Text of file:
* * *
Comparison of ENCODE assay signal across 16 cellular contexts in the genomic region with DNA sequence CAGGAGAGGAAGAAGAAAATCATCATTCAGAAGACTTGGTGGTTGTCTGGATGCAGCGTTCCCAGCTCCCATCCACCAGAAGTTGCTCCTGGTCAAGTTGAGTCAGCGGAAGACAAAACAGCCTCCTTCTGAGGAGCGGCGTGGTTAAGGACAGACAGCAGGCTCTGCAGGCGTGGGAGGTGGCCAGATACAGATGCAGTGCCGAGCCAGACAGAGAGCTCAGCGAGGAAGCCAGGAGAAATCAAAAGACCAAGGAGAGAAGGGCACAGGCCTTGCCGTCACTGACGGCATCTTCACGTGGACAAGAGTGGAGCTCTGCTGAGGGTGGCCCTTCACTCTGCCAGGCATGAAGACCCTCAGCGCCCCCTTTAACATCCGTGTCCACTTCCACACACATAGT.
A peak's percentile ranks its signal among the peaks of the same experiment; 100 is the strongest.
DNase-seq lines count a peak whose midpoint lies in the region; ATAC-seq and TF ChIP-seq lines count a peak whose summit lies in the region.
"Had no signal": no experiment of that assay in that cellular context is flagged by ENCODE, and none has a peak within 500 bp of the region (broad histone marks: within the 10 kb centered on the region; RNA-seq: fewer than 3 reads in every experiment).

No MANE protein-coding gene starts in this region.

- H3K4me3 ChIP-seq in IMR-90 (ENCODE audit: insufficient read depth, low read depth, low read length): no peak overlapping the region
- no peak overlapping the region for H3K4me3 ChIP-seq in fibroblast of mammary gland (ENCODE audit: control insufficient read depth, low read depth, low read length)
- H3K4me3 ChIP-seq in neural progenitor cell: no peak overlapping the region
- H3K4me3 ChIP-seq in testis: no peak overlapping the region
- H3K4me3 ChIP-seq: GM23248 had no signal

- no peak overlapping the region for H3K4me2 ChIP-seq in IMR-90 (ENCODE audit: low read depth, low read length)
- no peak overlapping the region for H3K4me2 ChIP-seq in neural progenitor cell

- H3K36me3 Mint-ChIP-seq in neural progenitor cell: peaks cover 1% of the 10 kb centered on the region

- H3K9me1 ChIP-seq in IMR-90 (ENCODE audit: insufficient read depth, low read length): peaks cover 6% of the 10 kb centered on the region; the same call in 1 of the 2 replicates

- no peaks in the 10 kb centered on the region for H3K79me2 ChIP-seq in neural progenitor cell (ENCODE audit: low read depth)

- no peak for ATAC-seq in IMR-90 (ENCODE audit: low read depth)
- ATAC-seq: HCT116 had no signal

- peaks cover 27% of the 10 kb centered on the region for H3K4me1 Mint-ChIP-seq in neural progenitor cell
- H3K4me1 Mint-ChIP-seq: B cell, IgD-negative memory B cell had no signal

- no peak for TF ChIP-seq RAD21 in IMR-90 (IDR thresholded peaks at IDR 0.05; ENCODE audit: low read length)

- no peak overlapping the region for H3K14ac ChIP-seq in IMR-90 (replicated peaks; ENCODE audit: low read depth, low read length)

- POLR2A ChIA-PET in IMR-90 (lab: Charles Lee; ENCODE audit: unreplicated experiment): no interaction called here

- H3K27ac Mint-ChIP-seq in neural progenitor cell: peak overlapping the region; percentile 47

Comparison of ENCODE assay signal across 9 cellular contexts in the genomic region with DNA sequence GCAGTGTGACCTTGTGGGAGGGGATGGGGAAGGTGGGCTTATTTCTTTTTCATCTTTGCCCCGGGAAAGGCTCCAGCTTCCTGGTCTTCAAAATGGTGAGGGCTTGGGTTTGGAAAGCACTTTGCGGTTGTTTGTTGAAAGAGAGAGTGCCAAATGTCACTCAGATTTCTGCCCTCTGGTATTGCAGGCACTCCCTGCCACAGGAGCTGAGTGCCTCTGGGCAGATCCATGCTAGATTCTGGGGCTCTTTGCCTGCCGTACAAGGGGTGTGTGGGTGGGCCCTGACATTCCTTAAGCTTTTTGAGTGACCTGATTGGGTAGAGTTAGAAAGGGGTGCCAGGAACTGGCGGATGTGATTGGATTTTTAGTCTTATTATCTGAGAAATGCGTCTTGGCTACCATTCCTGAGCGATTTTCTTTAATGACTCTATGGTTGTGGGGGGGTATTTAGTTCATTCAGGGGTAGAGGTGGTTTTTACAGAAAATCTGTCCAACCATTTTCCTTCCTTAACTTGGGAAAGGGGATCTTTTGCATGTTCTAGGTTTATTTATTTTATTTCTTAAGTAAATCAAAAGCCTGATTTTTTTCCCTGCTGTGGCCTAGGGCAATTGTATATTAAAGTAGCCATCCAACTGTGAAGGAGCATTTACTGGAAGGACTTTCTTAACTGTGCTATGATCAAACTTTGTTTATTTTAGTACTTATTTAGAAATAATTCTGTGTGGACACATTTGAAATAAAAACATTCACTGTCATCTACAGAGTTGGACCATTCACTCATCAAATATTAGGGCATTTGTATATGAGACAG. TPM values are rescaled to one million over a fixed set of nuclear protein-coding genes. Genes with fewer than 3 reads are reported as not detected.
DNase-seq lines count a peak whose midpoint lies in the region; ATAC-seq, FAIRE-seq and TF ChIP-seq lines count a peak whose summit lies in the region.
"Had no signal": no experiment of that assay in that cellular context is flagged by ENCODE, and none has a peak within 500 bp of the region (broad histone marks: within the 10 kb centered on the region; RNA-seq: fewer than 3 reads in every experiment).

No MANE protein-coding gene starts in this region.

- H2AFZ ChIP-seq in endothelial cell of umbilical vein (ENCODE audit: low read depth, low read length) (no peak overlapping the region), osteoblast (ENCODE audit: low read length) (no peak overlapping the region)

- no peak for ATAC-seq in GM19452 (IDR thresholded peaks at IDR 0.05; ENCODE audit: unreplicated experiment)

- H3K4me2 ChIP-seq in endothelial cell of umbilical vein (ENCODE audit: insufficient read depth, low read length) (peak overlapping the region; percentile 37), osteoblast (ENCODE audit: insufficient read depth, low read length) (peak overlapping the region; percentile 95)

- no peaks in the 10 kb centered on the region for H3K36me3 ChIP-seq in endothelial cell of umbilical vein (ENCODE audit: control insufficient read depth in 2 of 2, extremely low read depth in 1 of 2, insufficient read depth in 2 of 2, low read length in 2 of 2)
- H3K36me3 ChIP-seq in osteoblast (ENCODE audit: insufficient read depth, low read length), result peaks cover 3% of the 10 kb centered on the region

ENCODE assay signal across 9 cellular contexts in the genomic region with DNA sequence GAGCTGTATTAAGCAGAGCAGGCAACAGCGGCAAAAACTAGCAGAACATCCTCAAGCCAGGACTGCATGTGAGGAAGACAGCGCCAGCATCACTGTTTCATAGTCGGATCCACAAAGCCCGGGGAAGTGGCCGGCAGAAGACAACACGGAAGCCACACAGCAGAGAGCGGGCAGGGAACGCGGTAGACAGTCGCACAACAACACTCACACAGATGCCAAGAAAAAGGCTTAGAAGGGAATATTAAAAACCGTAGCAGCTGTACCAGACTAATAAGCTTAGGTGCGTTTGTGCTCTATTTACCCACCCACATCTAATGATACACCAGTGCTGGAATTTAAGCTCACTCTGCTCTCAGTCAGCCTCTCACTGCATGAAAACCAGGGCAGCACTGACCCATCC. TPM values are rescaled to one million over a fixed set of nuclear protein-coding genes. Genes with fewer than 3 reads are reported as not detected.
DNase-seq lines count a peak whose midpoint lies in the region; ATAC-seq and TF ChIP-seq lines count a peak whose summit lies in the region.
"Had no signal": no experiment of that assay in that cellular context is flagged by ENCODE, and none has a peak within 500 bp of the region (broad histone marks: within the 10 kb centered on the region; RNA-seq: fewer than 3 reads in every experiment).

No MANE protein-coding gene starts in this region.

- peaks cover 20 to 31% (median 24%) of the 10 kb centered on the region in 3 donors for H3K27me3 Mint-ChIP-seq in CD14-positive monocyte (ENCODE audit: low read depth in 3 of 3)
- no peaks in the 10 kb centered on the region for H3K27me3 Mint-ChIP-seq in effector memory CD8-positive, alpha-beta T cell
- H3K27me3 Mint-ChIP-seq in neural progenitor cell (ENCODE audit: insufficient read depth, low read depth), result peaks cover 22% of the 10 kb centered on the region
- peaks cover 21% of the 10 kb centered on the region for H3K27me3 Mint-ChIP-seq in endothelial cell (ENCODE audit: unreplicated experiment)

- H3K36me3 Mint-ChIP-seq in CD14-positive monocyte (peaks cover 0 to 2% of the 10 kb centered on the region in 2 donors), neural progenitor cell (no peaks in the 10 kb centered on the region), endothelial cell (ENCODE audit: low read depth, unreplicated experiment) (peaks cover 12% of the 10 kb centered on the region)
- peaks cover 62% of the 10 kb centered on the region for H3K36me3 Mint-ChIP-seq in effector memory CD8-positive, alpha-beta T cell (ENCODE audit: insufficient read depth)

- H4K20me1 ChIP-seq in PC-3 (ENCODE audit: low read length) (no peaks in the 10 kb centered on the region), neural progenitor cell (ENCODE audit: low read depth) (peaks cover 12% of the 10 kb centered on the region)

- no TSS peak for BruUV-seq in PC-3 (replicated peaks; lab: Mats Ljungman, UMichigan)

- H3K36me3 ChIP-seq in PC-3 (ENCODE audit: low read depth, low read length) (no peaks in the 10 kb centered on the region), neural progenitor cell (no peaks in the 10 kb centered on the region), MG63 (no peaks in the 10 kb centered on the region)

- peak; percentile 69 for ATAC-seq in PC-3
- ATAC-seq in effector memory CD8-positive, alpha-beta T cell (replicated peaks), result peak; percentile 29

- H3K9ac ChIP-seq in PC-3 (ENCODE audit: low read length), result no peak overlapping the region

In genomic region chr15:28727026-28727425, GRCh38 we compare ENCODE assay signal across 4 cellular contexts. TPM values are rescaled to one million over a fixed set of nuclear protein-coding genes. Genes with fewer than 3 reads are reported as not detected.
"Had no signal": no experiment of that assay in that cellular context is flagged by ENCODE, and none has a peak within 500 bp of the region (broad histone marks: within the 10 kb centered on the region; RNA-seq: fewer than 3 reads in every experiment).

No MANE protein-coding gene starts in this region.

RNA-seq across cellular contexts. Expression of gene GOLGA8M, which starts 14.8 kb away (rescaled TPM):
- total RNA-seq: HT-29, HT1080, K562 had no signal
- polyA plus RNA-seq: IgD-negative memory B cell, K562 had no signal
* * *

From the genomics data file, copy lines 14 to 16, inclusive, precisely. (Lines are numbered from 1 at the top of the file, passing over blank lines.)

- H3K9me1 ChIP-seq in IMR-90 (ENCODE audit: insufficient read depth, low read length): peaks cover 6% of the 10 kb centered on the region; the same call in 1 of the 2 replicates

- no peaks in the 10 kb centered on the region for H3K79me2 ChIP-seq in neural progenitor cell (ENCODE audit: low read depth)

- no peak for ATAC-seq in IMR-90 (ENCODE audit: low read depth)